Men and women have about the same in-hospital death rate for heart attack — but women are twice as likely to die if hospitalized for a more severe type of heart attack, according to a report in Circulation: Journal of the American Heart Association.
Among patients with ST elevation myocardial infarction (STEMI) in a recent study, the death rate was 10.2 for women compared to 5.5 for men. Researchers said the women were older and had higher overall baseline risk profiles than men. However, the study also found that some recommended treatments are delayed and underused in women.
Researchers analyzed data from the American Heart Association's Get With The Guidelines (GWTG) program to determine if recent efforts to improve heart attack care at hospitals had closed the gender disparity gap. They reviewed the clinical characteristics, treatments and outcomes of more than 78,000 patients diagnosed with myocardial infarction admitted to 420 hospitals between 2001 and 2006.
"The finding that bears the most emphasis is that among both men and women presenting to Get With The Guidelines participating hospitals, there were no clinically meaningful differences in in-hospital survival after heart attack, once we factored in differences, such as age and other existing illnesses," said Hani Jneid, M.D., lead author of the study and assistant professor of Cardiovascular Medicine at Baylor College of Medicine in Houston, Texas.
A decade ago, women had an overall higher death rate after heart attack compared with men. This suggests that these hospitals are now using high rates of evidence-based therapies shown to increase survival after heart attack.
"However, the finding of persistently higher death rates among women experiencing the more severe type of heart attack (STEMI) and the persistent gender gap in certain aspects of care underscore the existing opportunities to enhance post-heart attack care among women," Jneid said.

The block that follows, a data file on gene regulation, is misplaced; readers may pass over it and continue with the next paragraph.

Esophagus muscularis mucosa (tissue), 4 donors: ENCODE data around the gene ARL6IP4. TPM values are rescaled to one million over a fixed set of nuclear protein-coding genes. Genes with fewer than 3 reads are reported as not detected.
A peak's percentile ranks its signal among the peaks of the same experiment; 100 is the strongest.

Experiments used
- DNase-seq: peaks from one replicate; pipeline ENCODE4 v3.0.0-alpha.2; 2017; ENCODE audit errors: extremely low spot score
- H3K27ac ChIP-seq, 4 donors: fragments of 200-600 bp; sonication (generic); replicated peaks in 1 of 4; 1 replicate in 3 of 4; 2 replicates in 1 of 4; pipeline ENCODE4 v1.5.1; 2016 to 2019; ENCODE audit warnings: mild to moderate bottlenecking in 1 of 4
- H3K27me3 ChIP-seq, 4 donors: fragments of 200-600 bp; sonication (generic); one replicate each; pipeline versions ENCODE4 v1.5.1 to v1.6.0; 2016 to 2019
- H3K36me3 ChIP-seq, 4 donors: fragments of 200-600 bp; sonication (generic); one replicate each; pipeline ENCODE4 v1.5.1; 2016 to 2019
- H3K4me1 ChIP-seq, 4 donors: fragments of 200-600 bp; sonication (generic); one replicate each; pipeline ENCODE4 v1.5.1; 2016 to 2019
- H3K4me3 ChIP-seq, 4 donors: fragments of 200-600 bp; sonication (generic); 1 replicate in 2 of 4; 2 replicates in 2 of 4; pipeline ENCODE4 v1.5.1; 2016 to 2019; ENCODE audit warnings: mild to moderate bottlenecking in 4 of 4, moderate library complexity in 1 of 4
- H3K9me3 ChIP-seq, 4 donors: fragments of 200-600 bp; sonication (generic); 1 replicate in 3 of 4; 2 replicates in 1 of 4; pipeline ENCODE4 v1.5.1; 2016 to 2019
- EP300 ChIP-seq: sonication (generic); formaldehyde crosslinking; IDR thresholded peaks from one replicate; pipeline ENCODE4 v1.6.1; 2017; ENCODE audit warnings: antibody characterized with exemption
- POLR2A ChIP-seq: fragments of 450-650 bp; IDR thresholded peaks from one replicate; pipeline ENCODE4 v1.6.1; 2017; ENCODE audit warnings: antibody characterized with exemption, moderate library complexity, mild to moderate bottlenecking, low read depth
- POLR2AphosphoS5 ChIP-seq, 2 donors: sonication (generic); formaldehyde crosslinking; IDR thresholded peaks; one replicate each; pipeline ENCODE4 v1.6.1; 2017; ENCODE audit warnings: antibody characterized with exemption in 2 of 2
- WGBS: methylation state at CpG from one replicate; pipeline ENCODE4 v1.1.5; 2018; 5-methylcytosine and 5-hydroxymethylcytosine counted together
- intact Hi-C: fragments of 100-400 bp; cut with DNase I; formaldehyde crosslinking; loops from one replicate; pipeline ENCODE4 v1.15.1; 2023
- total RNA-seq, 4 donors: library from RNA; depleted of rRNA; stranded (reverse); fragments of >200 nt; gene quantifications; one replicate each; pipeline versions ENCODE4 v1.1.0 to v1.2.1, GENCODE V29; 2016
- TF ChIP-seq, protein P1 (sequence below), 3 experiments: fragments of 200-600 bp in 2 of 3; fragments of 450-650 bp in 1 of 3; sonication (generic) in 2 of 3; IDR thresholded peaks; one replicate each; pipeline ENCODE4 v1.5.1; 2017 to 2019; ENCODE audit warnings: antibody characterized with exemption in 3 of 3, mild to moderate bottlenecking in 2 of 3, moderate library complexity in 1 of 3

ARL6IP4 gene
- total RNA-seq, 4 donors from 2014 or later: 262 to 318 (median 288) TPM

In the study, Jneid and colleagues found that, compared to men, women were:
-- 14 percent less likely to receive early aspirin;
-- 10 percent less likely to receive beta blockers;
-- 25 percent less likely to receive reperfusion therapy (to restore blood flow);
-- 22 percent less likely to receive reperfusion therapy within 30 minutes of hospital arrival; and
-- 13 percent less likely to receive angioplasty within 90 minutes of hospital arrival.
"We could not determine in this study to which extent these differences were due to physicians' failures to administer optimal therapies to women vs. appropriate decision-making based on biological and other differences between men and women," Jneid said.
Furthermore, researchers found that women admitted with a STEMI were about twice as likely to die in the first 24 hours of hospitalization as men.
"Although STEMI is not as common among women as it is among men, it is a concern that there is still this gap in mortality between men and women after the more severe heart attack," said Laura Wexler, M.D., co-author of the study and senior associate dean at the University of Cincinnati College of Medicine.
Get With The Guidelines helps improve physicians' awareness of proven post-heart attack therapies, said Gregg C. Fonarow, M.D., chairman of the Get With The Guidelines steering committee.
"As part of this effort, the American Heart Association has been collecting data from a large number of hospitals about the treatments and outcomes of therapy for heart attack victims," said Fonarow, a professor of cardiovascular medicine at UCLA. Thus, GWTG "has not only helped improve care but also created a powerful research tool," Fonarow said.
Source: American Heart Association
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